Many employers will recall that last year marked the first year the federal government declared September 30 to be National Truth and Reconciliation Day (NTRD) a statutory holiday. However, the federal declaration only legally applied to the approximately 6% of employers who fall under federal employment jurisdictions, mainly larger “connecting” businesses like airlines, interprovincial truckers, telecoms and banks. For the vast majority of employers in Canada, including B.C., recognition of NTRD was voluntary. Now the B.C. government has signaled its intent to add NTRD as a statutory holiday in B.C. by circulating a survey.
By way of background, B.C. (and most other provinces) currently has 10 legal statutory holidays: New Years, Family Day, Good Friday, Victoria Day, Canada Day, B.C. Day, Labour Day, Thanksgiving, Remembrance Day and Christmas Day. Boxing Day, although widely recognized as a “stat” is not a legal statutory holiday, unlike in some other provinces. Easter Monday is also voluntarily recognized as a stat by a smaller minority of employers. Thus B.C. employers already have to pay for a relatively high number of stat holidays, typically 11 to 12. This is more than most other provinces and well above the number recognized in other countries, even in Europe.
The survey clearly signals the B.C. government’s intent to add an 11th legal statutory holiday for NTRD.
There is broad support for this but many employers while supporting recognition of NTRD will be concerned about adding another stat holiday with no compensating adjustment to the existing schedule of stats.
The government also needs to realize that adding a stat not only amounts to adding .42% to the overhead cost of an employee who does not work on a stat but, for employers who operate on stats, adds 50% to wage costs on that day. This can seriously affect profitability of operating on the day and thus lead to closures, with corresponding reduced services and production. Moreover, such an increase would come on top of imposing 5 paid sick days on the 65% of B.C. employers who did not previously pay for sick days, effective this January. That change increased wage costs for affected employers by 2% with no offsetting increase in productivity. Along with other amendments to employment legislation and for some employers the Employer Health Tax, the cost of being an employer in B.C. has risen substantially under the NDP. If NTRD is simply added to the list of legal stats, some employers may respond by canceling current voluntary stats like Boxing Day and Easter Monday.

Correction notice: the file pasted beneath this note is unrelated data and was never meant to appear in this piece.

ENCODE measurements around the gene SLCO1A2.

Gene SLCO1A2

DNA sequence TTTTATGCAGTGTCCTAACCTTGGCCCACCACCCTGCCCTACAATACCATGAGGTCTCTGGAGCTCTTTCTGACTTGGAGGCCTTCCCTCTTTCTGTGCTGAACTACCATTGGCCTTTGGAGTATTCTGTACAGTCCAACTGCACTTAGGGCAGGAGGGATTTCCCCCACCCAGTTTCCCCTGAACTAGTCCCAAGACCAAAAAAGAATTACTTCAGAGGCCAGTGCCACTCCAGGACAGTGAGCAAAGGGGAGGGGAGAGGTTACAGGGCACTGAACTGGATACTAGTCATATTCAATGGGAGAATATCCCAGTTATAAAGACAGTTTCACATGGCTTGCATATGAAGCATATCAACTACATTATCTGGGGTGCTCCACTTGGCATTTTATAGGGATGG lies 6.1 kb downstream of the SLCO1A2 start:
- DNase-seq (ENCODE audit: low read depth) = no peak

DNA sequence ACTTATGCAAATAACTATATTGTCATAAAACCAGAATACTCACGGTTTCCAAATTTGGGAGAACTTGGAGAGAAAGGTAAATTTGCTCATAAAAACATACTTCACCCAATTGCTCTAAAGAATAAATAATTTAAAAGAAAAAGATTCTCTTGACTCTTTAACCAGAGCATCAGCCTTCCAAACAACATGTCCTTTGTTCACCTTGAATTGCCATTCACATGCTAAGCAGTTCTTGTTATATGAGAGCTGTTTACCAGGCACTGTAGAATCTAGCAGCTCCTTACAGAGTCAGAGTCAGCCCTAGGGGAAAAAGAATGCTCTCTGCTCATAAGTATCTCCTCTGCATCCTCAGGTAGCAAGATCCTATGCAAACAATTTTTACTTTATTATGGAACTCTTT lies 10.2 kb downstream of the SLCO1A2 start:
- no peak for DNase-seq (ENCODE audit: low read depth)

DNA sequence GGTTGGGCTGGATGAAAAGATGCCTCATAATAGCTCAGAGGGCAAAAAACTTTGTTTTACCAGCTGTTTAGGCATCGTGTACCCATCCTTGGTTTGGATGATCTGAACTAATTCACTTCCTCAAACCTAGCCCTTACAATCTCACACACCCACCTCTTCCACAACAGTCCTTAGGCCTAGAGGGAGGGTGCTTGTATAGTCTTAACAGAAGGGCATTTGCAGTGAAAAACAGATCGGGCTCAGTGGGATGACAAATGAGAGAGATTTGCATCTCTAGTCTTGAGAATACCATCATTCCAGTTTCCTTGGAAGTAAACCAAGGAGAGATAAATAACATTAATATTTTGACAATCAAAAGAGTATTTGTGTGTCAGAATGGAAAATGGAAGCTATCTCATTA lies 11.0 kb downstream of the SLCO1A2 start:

Unfortunately, the survey fails to seek feedback on key implementation issues such as:
Would respondents support NTRD being substituted for another existing stat such as Family Day? Or employers being given the option to do so?;
Does it make sense to insert NTRD on its current date, September 30, closely packed between Labour Day, in early September, and Thanksgiving on the second Monday of October? Of course, moving the date would entail consultation with Indigenous peoples.
They may also want to contact the Minister of Labour or their MLA to share their views on the how to best recognize NTRD while balancing the costs and other impacts of simply adding an additional statutory holiday.
About the Authors
Geoffrey Howard is the founder and principal of Howard Employment Law where he provides strategic and practical advice on employment and labour law matters and represents clients in employment-related litigation.
Geoffrey has extensive experience representing both employers and employees in all aspects of the employment relationship, including employment agreements, termination of employment, and human rights issues such as discrimination and the duty to accommodate. Geoffrey also has considerable experience advising employers on benefit plans, including pension, disability and group insurance coverage and regulatory compliance issues. He advises companies and owners on shareholder disputes arising out of termination of employment.
Sebastian Chern is an Associate with Howard Employment Law. Practicing in employment and labour law, Sebastian provides strategic and practical solutions and advice for workplace issues to both employers and employees.
He represents clients in employment-related litigation and disputes in the BC Supreme Court and Small Claims Court, the Human Rights Tribunal and the Employment Standards Branch, where he has appeared as counsel numerous times. Sebastian provides cost-effective service at HEL, particularly for employee clients.
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